Crossing the border was a non-event. It is very well documented and honestly, no one seemed to really care about people crossing into Mexico. We drove through the checkpoint and were asked to pull over for an ‘inspection’ which is standard for RV’s and vans. They opened two drawers and told us to continue. A few hundred meters further, we got our tourist cards but planned to get our Temporary Import Permit (TIP) for our car in La Paz.
No one said anything about Leika. The officers clearly saw her when they were searching our van but didn’t say anything. We had taken her to the vet in San Diego to get her health certificate but not sure we’ll do it before the next crossing. We’ll do some more research but no one seems to care about pet crossings yet.
So far, we do not feel unsafe at all. Everyone we’ve interacted with has been nothing but incredibly friendly and helpful, despite our broken Spanish. Our van has been searched at 2 of the 3 military checkpoints we’ve come too – but the search literally would take 2 minutes where they’d open the back door and look or open 2 drawers in our kitchen. The people at the military checkpoints have been very nice so far also. They will often ask what Leika’s name is and what type of dog, but most are generally afraid of her. This is the same for most people we’ve met – it seems like the majority of people in Mexico are actually pretty afraid of dogs. We’ve also had zero issues with strays. They’ll occasionally come by our camping spot but keep their distance for the most part.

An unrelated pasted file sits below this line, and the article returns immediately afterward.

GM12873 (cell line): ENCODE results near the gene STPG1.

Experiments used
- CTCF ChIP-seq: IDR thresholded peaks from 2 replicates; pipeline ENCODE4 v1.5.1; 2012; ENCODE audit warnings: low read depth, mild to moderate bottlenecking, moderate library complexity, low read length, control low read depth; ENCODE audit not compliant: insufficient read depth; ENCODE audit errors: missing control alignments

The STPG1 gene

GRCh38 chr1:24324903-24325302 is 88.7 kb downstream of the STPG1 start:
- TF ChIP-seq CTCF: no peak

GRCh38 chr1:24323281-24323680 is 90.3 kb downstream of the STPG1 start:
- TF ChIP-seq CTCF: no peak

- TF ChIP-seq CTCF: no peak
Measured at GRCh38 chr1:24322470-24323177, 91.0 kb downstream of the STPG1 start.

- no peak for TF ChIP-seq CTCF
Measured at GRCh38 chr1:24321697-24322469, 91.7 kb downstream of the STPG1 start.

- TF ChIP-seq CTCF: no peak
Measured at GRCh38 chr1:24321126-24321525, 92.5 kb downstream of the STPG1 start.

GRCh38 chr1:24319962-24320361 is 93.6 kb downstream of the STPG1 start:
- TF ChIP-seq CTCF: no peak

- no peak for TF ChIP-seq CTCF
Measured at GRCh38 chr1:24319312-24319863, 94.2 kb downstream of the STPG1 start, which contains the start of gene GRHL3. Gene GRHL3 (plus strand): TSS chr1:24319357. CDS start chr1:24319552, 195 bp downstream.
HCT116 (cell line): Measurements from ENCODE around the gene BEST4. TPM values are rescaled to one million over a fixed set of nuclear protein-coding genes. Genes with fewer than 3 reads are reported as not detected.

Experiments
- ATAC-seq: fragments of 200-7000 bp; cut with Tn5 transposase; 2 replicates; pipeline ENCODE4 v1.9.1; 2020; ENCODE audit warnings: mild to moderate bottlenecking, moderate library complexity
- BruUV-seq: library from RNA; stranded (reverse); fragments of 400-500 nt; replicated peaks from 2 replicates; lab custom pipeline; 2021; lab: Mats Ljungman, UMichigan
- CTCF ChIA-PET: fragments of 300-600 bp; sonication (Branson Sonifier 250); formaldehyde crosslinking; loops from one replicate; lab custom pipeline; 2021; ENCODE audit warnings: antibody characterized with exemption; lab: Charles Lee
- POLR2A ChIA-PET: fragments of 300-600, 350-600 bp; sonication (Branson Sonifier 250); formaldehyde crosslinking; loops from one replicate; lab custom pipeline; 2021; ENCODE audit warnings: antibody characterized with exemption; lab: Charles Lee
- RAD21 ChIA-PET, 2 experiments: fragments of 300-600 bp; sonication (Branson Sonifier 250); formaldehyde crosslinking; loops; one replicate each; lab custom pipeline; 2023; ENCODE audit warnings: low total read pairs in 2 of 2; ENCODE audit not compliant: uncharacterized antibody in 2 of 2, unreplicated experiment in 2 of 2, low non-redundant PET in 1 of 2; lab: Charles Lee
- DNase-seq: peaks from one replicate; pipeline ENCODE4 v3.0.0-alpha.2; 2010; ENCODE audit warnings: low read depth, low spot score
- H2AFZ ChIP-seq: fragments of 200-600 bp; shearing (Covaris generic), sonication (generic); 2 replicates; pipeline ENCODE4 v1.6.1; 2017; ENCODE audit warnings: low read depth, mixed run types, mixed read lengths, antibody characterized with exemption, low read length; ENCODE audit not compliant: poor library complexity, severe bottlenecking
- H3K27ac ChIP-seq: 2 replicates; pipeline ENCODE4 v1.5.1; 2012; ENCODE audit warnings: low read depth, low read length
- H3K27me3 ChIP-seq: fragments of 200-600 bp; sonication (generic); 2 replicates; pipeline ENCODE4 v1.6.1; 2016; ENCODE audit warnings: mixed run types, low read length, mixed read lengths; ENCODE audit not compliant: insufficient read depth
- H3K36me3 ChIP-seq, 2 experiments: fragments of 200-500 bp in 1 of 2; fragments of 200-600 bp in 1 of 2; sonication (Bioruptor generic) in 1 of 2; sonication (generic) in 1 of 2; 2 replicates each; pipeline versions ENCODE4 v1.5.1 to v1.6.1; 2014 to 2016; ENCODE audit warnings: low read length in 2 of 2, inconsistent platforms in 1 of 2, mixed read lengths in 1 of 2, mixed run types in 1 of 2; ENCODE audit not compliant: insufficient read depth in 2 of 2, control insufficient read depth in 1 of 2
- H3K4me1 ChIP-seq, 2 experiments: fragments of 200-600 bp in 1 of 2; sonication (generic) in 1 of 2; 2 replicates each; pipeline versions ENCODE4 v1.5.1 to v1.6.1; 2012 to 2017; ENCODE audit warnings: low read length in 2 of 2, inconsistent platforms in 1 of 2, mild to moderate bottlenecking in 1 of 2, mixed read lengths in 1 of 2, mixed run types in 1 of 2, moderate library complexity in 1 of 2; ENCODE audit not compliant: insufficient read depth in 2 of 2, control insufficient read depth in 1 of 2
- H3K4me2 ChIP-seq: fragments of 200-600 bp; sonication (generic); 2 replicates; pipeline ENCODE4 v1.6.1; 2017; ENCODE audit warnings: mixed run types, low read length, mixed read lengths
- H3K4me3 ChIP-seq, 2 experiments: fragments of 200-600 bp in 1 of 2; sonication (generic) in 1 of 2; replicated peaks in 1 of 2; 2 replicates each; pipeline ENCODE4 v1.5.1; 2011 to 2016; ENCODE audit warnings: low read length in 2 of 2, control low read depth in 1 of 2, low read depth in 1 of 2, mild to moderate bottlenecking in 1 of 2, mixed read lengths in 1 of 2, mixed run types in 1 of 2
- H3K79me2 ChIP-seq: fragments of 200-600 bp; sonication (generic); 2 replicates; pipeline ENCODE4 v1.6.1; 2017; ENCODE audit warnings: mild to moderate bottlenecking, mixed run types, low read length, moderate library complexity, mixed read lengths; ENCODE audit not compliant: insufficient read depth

As far as camping, we’ve been staying at campgrounds since we crossed but plan on exploring a bit more off the beaten path soon – depending on what people say about the area’s we’re traveling in. It is currently the quiet season for tourism so the campgrounds have been completely empty, as well as most of the roads, except for maybe a few Mexican cars. We’ve felt very safe at all the campgrounds and they usually run around $10 with a security guard present 24 hours a day.
Road conditions have been great, minus those ‘random’ speed bumps (“tope”) that can be hard to see as well as some deep pot holes. I can definitely see why driving at night is not recommended for several reasons: Topes are hard to see and can damage your vehicle, animals which are even common to see during the day along or on the road are attracted to the warm road surface at night and are very hard to spot at night, and lastly if something happens to your car at night, being stranded on the side of the road is no bueno. Lastly, we’ve noticed that while most drivers aren’t too bad and are friendly, the quality of cars and tires are awful. A lot of the cars would never be allowed on the road in the US and we definitely get nervous of something happening to the the car in front or next to us.
Aside from the Hurricane, the weather on the Pacific coast has been really pleasant while inland but near the Sea of Cortez has been around 100 during the day and 85+ at night – a little too warm for the 3 of us.
Los Cabos seems to have become unsafe to go to since the Hurricane with lootings and people becoming desperate for supplies. Needless to say, we’ve decided not to head south to Cabo from La Paz. Also, it’s still a little difficult to get supplies in La Paz and with all the rain, we don’t feel comfortable going on dirt roads so we’re taking off to the mainland.